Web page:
- Eventual consistency. The only requirement that systems have for consistency is that the data must converge to a consistent state at some point in the future. However, there is no guarantee as to when this will happen. This is the complete opposite of the ACID immediate consistency requirement, which prohibits the execution of a transaction until the previous transaction is complete and the database is converging to a consistent state.
At its core, the BASE is considered the opposite of the ACID model, arguing that true consistency(in terms of BASE but not ACID) cannot be achieved in the real world in highly scalable systems.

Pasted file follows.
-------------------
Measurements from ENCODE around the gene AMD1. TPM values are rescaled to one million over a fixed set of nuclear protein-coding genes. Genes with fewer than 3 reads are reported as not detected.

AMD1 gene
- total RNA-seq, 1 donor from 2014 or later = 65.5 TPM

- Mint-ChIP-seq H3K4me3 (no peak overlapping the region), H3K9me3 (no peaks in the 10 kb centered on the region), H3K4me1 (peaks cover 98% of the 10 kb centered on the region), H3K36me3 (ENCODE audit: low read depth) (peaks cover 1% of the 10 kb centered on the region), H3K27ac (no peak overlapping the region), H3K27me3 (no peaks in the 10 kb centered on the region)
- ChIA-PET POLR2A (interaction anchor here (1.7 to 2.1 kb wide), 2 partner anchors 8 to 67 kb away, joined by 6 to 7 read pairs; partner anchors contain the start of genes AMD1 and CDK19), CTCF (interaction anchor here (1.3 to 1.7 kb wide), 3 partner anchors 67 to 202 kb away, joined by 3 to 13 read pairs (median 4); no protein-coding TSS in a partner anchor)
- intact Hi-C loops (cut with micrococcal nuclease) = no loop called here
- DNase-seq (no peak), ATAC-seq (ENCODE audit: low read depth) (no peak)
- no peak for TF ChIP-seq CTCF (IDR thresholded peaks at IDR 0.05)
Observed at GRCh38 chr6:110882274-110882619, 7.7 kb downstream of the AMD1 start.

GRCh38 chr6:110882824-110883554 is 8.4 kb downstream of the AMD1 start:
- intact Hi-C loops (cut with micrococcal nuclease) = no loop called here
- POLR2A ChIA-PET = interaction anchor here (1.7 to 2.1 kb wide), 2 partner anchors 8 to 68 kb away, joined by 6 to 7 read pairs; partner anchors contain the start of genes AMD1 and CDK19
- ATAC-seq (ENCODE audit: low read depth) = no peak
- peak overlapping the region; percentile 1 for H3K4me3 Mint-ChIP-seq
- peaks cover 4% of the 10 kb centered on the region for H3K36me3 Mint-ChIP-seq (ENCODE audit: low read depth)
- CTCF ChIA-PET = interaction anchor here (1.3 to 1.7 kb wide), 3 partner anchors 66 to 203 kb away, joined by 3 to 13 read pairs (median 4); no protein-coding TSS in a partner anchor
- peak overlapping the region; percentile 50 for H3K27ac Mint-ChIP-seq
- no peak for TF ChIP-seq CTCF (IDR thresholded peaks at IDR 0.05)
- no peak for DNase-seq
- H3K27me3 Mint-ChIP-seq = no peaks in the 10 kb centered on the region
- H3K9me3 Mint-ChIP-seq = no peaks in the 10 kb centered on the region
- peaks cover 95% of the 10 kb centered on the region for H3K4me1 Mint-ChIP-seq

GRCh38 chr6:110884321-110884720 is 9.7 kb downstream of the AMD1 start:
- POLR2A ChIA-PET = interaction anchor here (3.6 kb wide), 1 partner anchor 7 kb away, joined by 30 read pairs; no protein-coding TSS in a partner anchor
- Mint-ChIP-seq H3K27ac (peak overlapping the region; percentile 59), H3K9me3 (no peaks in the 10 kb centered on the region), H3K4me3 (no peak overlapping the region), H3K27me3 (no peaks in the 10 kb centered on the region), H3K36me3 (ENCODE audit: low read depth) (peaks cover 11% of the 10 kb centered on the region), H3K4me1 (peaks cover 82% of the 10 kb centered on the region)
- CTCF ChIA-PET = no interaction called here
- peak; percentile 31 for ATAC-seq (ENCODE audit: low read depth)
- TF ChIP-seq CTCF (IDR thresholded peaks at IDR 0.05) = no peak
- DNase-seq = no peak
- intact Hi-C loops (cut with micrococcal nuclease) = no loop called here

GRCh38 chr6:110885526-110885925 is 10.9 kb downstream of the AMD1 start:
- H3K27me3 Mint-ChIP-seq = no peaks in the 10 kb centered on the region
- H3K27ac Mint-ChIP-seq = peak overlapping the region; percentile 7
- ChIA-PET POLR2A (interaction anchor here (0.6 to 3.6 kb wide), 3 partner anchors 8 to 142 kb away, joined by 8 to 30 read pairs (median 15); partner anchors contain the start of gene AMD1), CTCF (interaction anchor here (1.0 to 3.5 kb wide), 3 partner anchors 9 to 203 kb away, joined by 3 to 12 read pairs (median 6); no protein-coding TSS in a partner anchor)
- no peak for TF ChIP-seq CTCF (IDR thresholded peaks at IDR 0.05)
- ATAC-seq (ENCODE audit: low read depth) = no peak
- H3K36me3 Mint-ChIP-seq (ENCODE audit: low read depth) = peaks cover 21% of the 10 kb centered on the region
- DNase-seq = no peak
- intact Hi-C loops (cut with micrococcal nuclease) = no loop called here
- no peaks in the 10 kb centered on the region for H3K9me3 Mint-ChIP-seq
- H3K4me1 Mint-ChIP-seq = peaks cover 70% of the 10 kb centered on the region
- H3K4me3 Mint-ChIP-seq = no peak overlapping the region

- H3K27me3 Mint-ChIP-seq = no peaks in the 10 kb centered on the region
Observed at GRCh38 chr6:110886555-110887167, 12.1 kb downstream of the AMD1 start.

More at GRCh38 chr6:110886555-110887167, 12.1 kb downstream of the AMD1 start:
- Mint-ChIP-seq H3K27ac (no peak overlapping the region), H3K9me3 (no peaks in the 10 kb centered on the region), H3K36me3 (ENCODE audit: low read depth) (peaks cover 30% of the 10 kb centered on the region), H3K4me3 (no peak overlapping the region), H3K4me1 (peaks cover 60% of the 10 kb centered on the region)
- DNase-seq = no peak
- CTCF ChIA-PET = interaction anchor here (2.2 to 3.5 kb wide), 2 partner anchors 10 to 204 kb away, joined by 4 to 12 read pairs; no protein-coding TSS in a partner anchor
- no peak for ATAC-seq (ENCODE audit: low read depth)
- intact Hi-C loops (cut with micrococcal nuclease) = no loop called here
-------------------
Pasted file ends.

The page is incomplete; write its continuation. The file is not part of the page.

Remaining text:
What is better ACID or BASE depends on your project and the context of the problem. For example, if approximate answers are fine but the user really cares about the speed of interaction, BASE will be a better option. If the opposite is true, ACID will help you make your data system as robust as possible. Today's large-scale systems, including clouds, use a combination of both approaches.
To be honest, I find the notion of BASE to be a more marketing wrapper than ACID — because it doesn't give anything new and doesn't characterize the database in any way. Putting labels on certain databases can only confuse developers. I decided to introduce you to those terms because it's hard to avoid them when studying databases, but now that you know what it is, I want you to forget about it.